While working on Rattlesnake Creek, the men experienced hostilities from Indians. (15) The situation grew so bad that a proclamation was issued for volunteers, and the Mariposa Battalion came into existence. On March 25, 1851 the members of the Battalion, under the leadership of Major James D. Savage, became the first white men to enter Yosemite Valley. (16) Although neither Crossman or Joe Davis appear on the muster roll of the Mariposa Battalion, they seem to have accompanied it into the valley. (18)

In 1851 Crossman went to the Fresno River and established a trading post at Major Savage's camp, but tired of a miner's life, later during the year, he returned to San Francisco, where for a year he clerked in a crockery store. Then, in partnership with John T. Carter he established the auction house of Crossman and Carter. One year later Crossman sold out and headed back to the mines, establishing a trading post at Coarse Gold Gulch in Fresno County. (20)

In 1855 he sold his stock of goods at Coarse Gold gulch and moved to Downie­ville in Sierra County. Crossman remained there five years, building a “quartz mill,” placer mining and eventually becoming manager and owner of a major part of the Kanaka and Good Hope mine. Besides mining, he built and operated a livery stable and hotel. However, a fire burned the town to the ground, taking part of Crossman's fortune with it. After the fire he realized a large sum of money from the sale mine to New York. (21)

In 1865 Crossman traveled to New York, his first visit since l842, and returned to California with Professor Silliman, who with others purchased the Quail Hill mine in Calaveras County. Crossman was placed in charge of the mine, built a quartz mill, and the Salt Spring Valley reservoir. After one year he resigned and for eighteen months took charge as superintendent and part owner of the North Star mine in Grass Valley. (22)

Events far away in southeastern California would soon draw him away from this position as well, in 1868 a well known prospector, Johnny Moss, came to San Francisco with rich copper samples. He interested a number of San Francisco investors in his discovery (23) and on April 13, 1869 the Piute Mining Company was organized. One of the trustees of this company was William H. V. Cronise, a man who had come to California in 1849 (24) on the Panama on the same voyage as James Crossman.   (25) Perhaps it was Cronise who interested Crossman in this discovery, but in any event he accompanied a party that set out from Visalia to examine the mine and explore the Clark Mountain-Ivanpah area. (26)

On May 28, 1870 the San Bernardino Guardian reported that “Mr. Crossman, a large owner in the Clark District. . . .”   had left for the mines late the week before, from San Bernardino. (27)   In a follow-up story on June 18, the Guardian added, “The mines are now being opened and a thorough system of mining inaugurated by a company of San Francisco capitalists represented at the mines by Mr. J. W. Crossman [sic].” (28) Crossman remained in the county through August ninth, (29) he stayed a total of nine months. (30) A much later, 1894, account of this time in San Bernardino County says that he “located the Ivanpah, Lizzie Bullock, Copper Queen and other mines of note” in the vicinity of Ivanpah. (31) However, a contemporary note by the Guardian on September 30, 1871 implied that “Messrs. Hite and Chalfield” discovered the Lizzie Bullock, one of the most important mines in the Clark Mountain District (32)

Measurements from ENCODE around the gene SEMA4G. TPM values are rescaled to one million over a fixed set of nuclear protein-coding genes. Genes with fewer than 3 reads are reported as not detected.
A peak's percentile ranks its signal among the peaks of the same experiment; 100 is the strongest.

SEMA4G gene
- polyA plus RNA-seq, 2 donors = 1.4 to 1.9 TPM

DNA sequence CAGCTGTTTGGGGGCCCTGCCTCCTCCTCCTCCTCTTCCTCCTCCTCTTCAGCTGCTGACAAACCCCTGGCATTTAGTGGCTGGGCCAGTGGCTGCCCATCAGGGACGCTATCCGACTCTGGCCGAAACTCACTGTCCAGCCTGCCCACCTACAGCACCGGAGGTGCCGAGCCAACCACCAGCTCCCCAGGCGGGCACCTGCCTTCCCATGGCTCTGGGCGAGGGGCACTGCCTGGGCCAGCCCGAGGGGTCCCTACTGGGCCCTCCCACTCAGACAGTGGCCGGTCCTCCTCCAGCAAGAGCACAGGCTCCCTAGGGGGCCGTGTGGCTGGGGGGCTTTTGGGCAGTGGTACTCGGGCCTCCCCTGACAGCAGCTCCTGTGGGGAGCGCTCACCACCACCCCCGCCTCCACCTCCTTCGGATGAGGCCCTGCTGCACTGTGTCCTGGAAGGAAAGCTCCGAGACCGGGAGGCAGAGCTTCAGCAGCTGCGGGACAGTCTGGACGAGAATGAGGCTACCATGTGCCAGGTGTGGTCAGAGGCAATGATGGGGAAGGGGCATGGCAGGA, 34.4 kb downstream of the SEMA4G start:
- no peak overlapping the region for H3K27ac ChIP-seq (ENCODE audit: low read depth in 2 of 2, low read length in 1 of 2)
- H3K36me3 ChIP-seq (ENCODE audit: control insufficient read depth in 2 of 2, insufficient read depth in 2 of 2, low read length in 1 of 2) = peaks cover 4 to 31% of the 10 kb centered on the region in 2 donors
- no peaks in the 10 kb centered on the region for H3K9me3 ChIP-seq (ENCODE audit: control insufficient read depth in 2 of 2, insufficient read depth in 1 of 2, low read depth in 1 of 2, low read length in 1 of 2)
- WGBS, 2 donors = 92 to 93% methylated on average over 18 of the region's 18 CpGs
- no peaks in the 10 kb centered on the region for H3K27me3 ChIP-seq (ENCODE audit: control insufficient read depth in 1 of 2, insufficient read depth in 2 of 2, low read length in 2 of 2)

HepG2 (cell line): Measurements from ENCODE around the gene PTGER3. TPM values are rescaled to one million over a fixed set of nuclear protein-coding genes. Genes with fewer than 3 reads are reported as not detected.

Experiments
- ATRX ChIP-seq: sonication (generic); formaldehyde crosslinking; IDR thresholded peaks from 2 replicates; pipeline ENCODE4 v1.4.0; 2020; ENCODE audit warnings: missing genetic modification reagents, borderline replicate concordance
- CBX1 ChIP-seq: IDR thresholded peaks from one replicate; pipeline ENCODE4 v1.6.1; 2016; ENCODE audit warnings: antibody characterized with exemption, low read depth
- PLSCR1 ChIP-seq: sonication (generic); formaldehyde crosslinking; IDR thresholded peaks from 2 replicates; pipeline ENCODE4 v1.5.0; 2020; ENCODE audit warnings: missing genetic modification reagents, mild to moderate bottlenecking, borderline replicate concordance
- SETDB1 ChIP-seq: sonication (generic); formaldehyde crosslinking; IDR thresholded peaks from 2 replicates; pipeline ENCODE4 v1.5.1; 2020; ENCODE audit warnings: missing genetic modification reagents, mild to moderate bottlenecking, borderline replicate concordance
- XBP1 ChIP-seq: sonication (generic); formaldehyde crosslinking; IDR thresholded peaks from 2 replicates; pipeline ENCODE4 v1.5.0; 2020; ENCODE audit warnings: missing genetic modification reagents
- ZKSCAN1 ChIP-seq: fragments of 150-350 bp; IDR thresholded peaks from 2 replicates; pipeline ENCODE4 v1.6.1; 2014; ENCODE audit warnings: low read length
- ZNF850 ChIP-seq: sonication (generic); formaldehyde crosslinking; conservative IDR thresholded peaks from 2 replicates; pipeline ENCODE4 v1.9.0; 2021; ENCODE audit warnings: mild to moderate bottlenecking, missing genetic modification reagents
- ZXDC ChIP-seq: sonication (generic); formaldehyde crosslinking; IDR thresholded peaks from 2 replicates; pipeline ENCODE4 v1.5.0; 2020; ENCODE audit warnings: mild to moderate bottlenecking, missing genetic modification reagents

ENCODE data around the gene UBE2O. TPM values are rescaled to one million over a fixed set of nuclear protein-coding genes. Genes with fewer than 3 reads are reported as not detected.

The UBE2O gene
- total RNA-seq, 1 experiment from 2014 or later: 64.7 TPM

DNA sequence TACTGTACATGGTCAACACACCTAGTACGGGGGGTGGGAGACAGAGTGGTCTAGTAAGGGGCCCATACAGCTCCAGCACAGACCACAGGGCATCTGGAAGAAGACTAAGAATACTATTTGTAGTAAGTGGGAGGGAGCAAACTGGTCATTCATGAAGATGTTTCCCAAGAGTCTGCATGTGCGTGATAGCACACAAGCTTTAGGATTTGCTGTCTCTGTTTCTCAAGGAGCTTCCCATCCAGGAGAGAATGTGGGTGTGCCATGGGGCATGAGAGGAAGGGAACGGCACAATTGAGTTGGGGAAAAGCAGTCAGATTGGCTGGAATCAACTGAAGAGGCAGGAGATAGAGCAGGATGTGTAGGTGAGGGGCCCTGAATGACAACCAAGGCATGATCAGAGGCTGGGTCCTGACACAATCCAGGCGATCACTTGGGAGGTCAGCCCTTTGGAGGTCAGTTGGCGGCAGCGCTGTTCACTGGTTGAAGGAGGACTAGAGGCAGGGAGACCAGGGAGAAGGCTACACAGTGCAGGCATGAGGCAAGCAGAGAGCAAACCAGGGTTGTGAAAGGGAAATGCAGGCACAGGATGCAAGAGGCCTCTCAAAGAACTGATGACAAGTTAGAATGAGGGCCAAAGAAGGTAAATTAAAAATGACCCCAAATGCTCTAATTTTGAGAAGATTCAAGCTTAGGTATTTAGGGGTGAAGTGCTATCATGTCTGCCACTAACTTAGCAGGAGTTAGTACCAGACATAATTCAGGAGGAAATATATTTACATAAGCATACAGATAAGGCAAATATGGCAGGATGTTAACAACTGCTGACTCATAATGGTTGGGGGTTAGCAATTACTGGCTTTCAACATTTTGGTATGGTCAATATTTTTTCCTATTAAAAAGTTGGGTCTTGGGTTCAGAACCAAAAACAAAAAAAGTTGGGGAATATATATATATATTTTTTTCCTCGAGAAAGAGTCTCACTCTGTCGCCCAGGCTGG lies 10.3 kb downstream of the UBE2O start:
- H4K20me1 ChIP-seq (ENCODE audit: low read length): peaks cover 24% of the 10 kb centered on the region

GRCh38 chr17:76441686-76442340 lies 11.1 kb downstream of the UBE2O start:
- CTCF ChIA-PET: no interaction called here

In 1872, Crossman became superintendent of the St. Patrick and Crater mines in Placer County, (33) and in 1873 contributed information on mines in that county to the U. S. Treasury Department's Sixth Annual report on Statistics of Mines and Mining. (34) By the early 1870s the Comstock Lode at Virginia City, Nevada, was thought to have been worked out, and Comstock securities were nearly worthless. However when Crossman was requested to examine and report on the discovery of bonanza ore at the Belcher and Crown Point mines, he and his friends purchased stock in the mine and realized a large fortune. With this he resigned at the St. Patrick and became a successful stock operator in San Francisco. Every week he examined the mine in Virginia City, as well as managed the business of several Boston brokerage firms. (35)

The Pacific Coast Mining Review , in 1888, reported “During one of his visits to the Comstock, while passing through the crosscut from the C. and C. Shaft to the bonanza, his attention was attracted by a well-defined vein of silver-bearing ore, lying east of the main ore-body. He made note of it, and on his return to San Francisco, in the San Francisco Stock Exchange, he ventilated his views, causing much excitement, and to Mr. Crossman was then given the cognomen of 'East Ledge Crossman.' This discovery until for the past two years has been ignored by the manager of these mines, but after the fire in Consolidated Virginia, work was resumed on this ‘East Ledge' with a result of 23 dividends, to date, with more in sight; amounting in the aggregate to $2,584,000.00; and a gross product of nearly nine million dollars, a pretty good showing for a worked-out mine.” (36)